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Saturday, June 28, 2008

Alberta's mission: convert oil sands skeptics

Toxic tailings ponds, such as this one at Syncrude's Mildred Lake mine site, are an environmental challenge left behind after extraction of bitumen from the oilsands.Chris Schwarz/Canwest News ServiceToxic tailings ponds, such as this one at Syncrude's Mildred Lake mine site, are an environmental challenge left behind after extraction of bitumen from the oilsands.

WASHINGTON -- Two years ago, the Alberta government parked a huge dump truck on the National Mall in Washington, announcing to U.S. lawmakers Canada was about to become the next big thing in global energy.

It was an ostentatious display -- the yellow behemoth used in oilsands extraction stood five metres tall, with four-metre-high tires -- that helped put Alberta's oilsands on the map for a Congress deeply worried after 9/11 about the security of the U.S. energy supply.

But the higher profile has come with a cost. Now, Canadian oil is sparking fear and loathing on Capitol Hill and elsewhere.

After playing defence for the past year against a focused U.S. environmental lobby, federal and provincial officials were blindsided this week when big-city U.S. mayors and Barack Obama's campaign announced their own distaste for "dirty" Alberta oil.

With record-high gas prices dominating U.S. election-year politics and fuelling public anger, Canadian officials are girding for an intense and protracted fight to change the oilsands' image and protect one of Canada's richest exports to the U.S.

"Our big, big job is not so much lobbying. It's educating," said Allan Gotlieb, Canada's ambassador to the U.S. in 1981-89.

"It's to make people understand that a lot of the criticism about the oilsands is unfair and unwise, and potentially damaging to U.S. interests."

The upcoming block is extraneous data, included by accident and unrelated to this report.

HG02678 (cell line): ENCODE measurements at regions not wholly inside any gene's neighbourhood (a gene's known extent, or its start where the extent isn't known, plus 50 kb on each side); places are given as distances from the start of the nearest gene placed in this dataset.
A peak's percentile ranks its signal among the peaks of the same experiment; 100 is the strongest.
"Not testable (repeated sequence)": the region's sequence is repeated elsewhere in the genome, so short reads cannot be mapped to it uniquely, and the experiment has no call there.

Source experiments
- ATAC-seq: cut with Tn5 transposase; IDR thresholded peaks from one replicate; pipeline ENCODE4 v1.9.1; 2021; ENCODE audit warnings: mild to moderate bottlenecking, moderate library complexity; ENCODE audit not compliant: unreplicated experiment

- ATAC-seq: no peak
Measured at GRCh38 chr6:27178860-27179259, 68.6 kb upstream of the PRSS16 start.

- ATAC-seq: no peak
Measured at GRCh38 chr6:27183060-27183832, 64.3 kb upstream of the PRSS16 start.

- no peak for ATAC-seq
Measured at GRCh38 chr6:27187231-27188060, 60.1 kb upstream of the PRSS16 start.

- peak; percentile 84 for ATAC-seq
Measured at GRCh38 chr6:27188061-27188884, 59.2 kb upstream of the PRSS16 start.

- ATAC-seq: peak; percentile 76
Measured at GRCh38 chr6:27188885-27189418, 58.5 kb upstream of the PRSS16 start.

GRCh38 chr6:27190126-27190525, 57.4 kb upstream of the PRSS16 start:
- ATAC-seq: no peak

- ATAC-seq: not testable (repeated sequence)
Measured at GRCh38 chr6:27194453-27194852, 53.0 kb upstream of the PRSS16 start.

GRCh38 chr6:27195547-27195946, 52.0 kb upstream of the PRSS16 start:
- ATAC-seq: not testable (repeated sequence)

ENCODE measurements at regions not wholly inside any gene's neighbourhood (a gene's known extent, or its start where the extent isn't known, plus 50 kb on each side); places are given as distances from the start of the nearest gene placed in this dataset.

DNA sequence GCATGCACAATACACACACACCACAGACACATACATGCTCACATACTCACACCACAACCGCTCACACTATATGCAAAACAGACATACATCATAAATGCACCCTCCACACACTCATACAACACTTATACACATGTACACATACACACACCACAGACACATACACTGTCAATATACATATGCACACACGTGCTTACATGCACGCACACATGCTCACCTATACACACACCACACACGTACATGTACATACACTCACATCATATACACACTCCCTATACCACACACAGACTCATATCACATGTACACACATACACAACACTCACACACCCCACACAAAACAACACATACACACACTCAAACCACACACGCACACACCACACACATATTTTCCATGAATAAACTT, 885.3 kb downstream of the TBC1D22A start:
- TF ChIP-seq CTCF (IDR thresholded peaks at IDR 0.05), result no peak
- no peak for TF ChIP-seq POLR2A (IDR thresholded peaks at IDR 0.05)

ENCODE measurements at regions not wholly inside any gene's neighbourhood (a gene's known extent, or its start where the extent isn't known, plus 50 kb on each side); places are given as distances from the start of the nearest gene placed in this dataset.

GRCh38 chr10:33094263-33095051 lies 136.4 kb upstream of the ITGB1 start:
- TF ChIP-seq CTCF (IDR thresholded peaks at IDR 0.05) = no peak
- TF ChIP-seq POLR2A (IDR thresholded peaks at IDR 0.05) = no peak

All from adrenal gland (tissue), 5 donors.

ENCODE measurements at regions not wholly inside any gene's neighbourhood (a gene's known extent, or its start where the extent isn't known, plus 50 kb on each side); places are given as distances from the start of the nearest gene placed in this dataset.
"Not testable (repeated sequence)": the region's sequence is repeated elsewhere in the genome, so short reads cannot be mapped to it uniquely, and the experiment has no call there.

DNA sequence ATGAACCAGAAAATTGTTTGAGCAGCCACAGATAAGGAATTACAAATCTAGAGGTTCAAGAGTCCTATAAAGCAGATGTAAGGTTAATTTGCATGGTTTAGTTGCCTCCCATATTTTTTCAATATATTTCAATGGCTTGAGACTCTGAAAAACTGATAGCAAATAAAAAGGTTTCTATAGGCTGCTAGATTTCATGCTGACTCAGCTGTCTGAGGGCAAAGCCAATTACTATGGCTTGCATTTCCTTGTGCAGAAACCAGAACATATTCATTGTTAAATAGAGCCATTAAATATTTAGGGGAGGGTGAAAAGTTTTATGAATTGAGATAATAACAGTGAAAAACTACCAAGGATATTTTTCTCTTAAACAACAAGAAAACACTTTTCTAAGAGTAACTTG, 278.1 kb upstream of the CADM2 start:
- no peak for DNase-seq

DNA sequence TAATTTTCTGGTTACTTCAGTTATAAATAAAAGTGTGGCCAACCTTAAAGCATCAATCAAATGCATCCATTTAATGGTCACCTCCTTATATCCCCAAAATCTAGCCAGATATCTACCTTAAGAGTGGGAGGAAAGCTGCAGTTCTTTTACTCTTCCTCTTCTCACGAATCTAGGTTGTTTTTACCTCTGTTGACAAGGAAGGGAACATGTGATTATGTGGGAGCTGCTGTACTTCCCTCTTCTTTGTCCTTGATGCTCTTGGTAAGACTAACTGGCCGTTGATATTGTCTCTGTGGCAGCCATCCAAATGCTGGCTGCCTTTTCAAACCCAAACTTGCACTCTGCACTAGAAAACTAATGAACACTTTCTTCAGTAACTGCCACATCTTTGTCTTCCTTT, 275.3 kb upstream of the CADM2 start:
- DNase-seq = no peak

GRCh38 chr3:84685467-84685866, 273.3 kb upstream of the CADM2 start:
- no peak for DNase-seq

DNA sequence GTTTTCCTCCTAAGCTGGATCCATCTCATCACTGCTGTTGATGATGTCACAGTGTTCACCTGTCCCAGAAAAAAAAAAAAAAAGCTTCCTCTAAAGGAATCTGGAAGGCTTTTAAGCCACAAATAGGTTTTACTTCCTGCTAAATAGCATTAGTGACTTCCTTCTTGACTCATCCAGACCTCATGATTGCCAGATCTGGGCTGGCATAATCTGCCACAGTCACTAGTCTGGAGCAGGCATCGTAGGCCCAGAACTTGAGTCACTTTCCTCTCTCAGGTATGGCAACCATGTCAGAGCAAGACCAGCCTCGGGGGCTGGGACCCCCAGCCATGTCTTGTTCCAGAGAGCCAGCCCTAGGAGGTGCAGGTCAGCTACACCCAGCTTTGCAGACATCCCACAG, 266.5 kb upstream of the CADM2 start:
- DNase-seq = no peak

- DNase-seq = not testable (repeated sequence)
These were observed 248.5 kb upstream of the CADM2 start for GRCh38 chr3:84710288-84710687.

The plan? Convert oilsands' skeptics, one member of Congress at a time. Alberta is taking two influential Democratic lawmakers - including the chairman of the House committee on energy and air quality - on a tour of the Athabasca oilsands next week. A similar trip is planned for congressional staffers later this summer, part of Canada's campaign showcasing its efforts to reduce the industry's carbon footprint.

"With U.S. lawmakers, we are letting them know that we don't view it to be a showdown between the economy and the environment," said Gary Mar, Alberta's representative in Washington.

"We know we have to show leadership on both."

He cites industry statistics about environmental advances in oilsands production: Greenhouse gas emissions per barrel of oil have dropped 45% in the past decade, and where five barrels of fresh water were needed to produce one barrel of oil, some companies now use less than a barrel of water.

But that message has been lost in the push by U.S. lawmakers - including Mr. Obama and Republican candidate John McCain - to break U.S. dependence on foreign oil.

Until recently, Americans considered foreign oil principally the product of Saudi sheiks, or politically unstable Nigeria and politically unfriendly Venezuela.